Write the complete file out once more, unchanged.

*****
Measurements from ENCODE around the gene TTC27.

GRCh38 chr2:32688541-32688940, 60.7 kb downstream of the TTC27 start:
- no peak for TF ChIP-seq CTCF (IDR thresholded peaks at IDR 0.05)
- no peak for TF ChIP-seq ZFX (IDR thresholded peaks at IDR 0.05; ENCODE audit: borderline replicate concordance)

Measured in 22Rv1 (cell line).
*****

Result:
Measurements from ENCODE around the gene TTC27.

GRCh38 chr2:32688541-32688940, 60.7 kb downstream of the TTC27 start:
- no peak for TF ChIP-seq CTCF (IDR thresholded peaks at IDR 0.05)
- no peak for TF ChIP-seq ZFX (IDR thresholded peaks at IDR 0.05; ENCODE audit: borderline replicate concordance)

Measured in 22Rv1 (cell line).